Moving Developed VIs, Executables, and Installers to a Different OS

Updated Dec 6, 2018

Reported In

Software

  • LabVIEW

Operating System

  • Linux
  • Windows
  • Mac OS X

Issue Details

  • I am considering porting my LabVIEW application that I developed on one operating system to another. Is this possible, and are there any special considerations I need to keep in mind? 
  • I have developed a VI on a Windows OS, and have built an executable. I would like to run the executable on a Mac OS or a Linux. Is this possible?
  • I have created a installer/executable in LabVIEW on a Windows computer and want to deploy it to a system with a different version of Windows. Is this possible?

Solution

Developed VIs

As long as the LabVIEW versions are the same (or newer in most cases), you can move VIs between versions of Windows, Mac OS X, and Linux. When you open the VI on the new platform, LabVIEW detects that the VI is from another platform and recompiles it to run correctly. 
 

However, if a VI contains platform-specific features,such as .NET or ActiveX, you cannot move it between platforms. Refer to the Porting VIs among Platforms topic in the LabVIEW Help for more information about the platform-specific features that prevent you from moving a VI between operating systems. This help topic also includes information about workarounds where they are available.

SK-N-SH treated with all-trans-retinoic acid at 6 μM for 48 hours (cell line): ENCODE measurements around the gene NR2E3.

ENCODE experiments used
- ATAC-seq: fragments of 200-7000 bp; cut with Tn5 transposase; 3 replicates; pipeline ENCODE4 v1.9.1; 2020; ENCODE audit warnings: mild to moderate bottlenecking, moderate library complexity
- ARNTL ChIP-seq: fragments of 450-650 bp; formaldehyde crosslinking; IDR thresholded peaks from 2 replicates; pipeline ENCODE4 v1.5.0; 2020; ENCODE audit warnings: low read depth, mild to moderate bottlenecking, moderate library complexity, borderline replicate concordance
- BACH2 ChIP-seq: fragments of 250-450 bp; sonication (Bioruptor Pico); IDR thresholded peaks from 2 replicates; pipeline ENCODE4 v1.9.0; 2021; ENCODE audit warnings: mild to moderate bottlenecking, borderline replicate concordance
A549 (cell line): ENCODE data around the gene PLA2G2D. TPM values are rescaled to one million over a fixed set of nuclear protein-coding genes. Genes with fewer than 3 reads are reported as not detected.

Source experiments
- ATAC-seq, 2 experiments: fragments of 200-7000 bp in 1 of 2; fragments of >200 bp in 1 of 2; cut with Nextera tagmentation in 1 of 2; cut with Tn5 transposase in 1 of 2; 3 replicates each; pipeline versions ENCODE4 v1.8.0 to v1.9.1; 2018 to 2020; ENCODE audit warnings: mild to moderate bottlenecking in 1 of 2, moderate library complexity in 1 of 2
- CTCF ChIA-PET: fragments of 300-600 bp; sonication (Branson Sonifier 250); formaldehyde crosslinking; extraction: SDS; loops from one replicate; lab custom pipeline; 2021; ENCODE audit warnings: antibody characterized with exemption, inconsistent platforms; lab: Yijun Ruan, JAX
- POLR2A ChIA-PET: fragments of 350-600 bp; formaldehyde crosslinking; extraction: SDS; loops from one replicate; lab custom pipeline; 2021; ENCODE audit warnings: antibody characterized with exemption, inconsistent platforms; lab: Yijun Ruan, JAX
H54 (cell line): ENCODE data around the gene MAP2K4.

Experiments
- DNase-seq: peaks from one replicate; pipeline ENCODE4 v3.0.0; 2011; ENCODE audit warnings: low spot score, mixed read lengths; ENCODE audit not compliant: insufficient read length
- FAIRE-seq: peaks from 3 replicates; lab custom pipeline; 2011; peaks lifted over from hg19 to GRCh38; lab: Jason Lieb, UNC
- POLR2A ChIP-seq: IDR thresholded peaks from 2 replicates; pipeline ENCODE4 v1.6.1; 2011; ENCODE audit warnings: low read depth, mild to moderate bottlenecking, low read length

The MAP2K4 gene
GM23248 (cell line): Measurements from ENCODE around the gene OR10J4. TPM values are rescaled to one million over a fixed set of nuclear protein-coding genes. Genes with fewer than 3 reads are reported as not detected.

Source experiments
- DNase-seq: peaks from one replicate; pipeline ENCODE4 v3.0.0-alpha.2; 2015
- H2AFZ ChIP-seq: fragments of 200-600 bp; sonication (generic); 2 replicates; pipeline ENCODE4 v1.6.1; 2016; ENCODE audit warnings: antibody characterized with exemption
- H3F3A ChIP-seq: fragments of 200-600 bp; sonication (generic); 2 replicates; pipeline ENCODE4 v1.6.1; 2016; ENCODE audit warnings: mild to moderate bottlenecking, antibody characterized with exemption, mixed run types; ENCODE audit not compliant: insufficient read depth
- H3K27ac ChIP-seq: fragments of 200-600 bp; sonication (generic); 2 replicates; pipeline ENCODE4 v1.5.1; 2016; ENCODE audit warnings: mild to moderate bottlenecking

Executables and Installers

Executables (stand-alone applications) and installers are platform dependent. An executable must be built on the target operating system and cannot run on another OS or on another version of the same OS. A VI can be recompiled because the VI includes the source code. However, an executable includes pre-compiled code, and it cannot be converted.

Additional Information

Virtual Machines (VM)

Built applications can also run on virtual machines running the same operating system used to build the application. This option generally works for projects that do not involve hardware unless your virtual machine is specifically configured to interface with your hardware. Virtual Machines are also not officially supported by National Instruments.
 

Platform Dependent Features

Platform dependent features like ActiveX and dynamic link libraries (.dll files) will not transfer between platforms. Features such as Active X and DLLs are only available on the Windows platform. Apple Events are only available on the Macintosh platform. If VIs use platform dependent features, modification is required when they are transferred from one platform to another. If Code Interface Nodes (CINs) are used in the VI then it is necessary to recompile the CIN code when transferring between platforms.
 

Hardware Drivers

Not all hardware drivers are supported on all platforms. Therefore, National Instruments recommends that you make sure the required drivers for your hardware are supported in the operating system before you move your application to a different operating system.  For example, applications developed using DAQmx 9.8 are not compatible on Linux or OS X.  The application would need to be modified to use the DAQmx Base 3.7 driver. Additionally, it is important to consider that these two drivers do not support all of the same hardware, so moving an application from one operating system to another may require different hardware. You should always consult the README for the device driver to confirm its compatibility with devices and operating systems.

DLL vs SO

DLL files in Macintosh and Linux machines are referred to as Shared Object or .so files.

 

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